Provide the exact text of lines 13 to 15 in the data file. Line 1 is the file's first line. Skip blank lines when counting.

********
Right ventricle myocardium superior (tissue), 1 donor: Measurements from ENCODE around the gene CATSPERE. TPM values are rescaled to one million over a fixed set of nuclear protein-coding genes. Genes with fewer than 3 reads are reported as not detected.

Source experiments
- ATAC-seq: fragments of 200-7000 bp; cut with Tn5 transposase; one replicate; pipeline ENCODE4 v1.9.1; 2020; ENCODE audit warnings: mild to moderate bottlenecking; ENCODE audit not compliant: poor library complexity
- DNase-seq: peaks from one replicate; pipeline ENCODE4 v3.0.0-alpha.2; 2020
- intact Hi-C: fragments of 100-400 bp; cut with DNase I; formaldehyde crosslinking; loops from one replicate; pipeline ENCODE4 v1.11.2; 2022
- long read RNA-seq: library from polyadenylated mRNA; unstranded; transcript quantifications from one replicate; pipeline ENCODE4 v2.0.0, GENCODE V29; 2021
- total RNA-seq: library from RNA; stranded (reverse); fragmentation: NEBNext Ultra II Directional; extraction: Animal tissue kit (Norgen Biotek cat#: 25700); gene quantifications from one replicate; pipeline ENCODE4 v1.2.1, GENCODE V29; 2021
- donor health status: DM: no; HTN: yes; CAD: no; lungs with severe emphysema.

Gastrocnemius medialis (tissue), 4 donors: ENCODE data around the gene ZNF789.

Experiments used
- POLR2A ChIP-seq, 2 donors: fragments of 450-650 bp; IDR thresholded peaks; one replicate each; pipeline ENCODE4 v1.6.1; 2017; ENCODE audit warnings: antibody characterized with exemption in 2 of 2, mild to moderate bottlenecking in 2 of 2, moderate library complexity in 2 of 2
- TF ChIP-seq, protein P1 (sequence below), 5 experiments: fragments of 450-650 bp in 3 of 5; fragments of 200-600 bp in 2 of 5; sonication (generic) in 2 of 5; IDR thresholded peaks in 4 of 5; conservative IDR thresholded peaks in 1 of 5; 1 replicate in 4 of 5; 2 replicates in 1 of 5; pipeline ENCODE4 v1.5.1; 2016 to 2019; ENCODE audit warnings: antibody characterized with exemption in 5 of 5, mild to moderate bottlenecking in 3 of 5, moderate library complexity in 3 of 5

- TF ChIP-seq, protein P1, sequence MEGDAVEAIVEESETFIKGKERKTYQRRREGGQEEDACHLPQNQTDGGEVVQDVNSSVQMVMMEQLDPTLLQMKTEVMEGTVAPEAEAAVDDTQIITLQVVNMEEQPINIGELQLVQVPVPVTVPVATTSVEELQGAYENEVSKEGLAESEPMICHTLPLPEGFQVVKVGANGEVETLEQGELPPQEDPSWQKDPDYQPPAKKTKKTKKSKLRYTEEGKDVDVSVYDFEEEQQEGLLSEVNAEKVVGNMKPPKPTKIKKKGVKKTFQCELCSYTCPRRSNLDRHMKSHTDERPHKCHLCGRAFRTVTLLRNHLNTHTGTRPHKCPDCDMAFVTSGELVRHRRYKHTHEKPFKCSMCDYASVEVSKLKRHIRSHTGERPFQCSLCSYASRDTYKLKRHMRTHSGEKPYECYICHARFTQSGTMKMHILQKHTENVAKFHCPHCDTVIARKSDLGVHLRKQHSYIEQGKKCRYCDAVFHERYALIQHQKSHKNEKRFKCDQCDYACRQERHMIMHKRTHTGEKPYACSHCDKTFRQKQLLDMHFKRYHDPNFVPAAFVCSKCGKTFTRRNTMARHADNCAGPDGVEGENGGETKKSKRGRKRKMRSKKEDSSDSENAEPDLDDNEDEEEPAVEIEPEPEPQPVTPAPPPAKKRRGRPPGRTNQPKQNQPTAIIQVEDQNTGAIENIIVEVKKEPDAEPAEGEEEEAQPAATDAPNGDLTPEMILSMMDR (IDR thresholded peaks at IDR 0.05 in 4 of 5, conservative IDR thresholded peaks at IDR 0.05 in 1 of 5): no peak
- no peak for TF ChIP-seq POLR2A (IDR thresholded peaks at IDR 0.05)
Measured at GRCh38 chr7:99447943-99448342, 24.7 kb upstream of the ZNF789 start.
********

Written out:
- TF ChIP-seq, protein P1, sequence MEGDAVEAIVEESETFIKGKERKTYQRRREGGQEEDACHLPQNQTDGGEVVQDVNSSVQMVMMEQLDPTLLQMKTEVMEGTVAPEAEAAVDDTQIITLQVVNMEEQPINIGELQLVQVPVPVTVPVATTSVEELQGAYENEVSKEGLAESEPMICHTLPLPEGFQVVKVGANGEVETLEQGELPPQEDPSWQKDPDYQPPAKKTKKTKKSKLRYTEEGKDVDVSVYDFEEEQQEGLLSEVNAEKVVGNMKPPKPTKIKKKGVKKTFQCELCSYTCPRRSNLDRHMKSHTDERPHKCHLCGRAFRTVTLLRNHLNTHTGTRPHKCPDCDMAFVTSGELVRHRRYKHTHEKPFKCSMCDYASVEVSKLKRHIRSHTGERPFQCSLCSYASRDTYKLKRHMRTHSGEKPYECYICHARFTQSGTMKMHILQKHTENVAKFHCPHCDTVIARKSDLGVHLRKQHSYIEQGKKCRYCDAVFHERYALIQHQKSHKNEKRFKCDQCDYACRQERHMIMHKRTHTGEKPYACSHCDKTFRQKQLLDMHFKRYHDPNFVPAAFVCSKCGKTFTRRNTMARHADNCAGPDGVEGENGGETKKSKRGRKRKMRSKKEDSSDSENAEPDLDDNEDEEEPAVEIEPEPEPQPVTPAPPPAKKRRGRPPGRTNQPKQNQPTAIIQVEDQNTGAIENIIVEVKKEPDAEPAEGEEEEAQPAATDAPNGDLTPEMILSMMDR (IDR thresholded peaks at IDR 0.05 in 4 of 5, conservative IDR thresholded peaks at IDR 0.05 in 1 of 5): no peak
- no peak for TF ChIP-seq POLR2A (IDR thresholded peaks at IDR 0.05)
Measured at GRCh38 chr7:99447943-99448342, 24.7 kb upstream of the ZNF789 start.